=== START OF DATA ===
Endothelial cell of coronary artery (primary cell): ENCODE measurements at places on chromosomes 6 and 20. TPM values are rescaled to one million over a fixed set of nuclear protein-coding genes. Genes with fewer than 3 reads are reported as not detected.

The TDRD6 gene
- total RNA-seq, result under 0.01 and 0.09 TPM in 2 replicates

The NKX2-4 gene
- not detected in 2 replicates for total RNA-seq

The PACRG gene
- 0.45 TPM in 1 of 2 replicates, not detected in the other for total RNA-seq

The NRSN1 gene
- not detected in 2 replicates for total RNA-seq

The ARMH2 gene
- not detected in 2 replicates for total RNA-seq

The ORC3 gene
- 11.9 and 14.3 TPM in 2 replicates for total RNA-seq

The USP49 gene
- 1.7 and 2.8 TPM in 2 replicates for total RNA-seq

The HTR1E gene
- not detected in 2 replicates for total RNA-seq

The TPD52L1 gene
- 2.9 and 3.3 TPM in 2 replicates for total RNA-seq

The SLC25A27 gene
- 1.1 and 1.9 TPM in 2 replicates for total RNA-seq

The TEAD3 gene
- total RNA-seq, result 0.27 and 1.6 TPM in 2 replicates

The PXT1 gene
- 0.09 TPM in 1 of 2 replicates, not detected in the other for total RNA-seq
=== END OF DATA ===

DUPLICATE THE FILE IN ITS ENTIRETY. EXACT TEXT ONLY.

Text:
Endothelial cell of coronary artery (primary cell): ENCODE measurements at places on chromosomes 6 and 20. TPM values are rescaled to one million over a fixed set of nuclear protein-coding genes. Genes with fewer than 3 reads are reported as not detected.

The TDRD6 gene
- total RNA-seq, result under 0.01 and 0.09 TPM in 2 replicates

The NKX2-4 gene
- not detected in 2 replicates for total RNA-seq

The PACRG gene
- 0.45 TPM in 1 of 2 replicates, not detected in the other for total RNA-seq

The NRSN1 gene
- not detected in 2 replicates for total RNA-seq

The ARMH2 gene
- not detected in 2 replicates for total RNA-seq

The ORC3 gene
- 11.9 and 14.3 TPM in 2 replicates for total RNA-seq

The USP49 gene
- 1.7 and 2.8 TPM in 2 replicates for total RNA-seq

The HTR1E gene
- not detected in 2 replicates for total RNA-seq

The TPD52L1 gene
- 2.9 and 3.3 TPM in 2 replicates for total RNA-seq

The SLC25A27 gene
- 1.1 and 1.9 TPM in 2 replicates for total RNA-seq

The TEAD3 gene
- total RNA-seq, result 0.27 and 1.6 TPM in 2 replicates

The PXT1 gene
- 0.09 TPM in 1 of 2 replicates, not detected in the other for total RNA-seq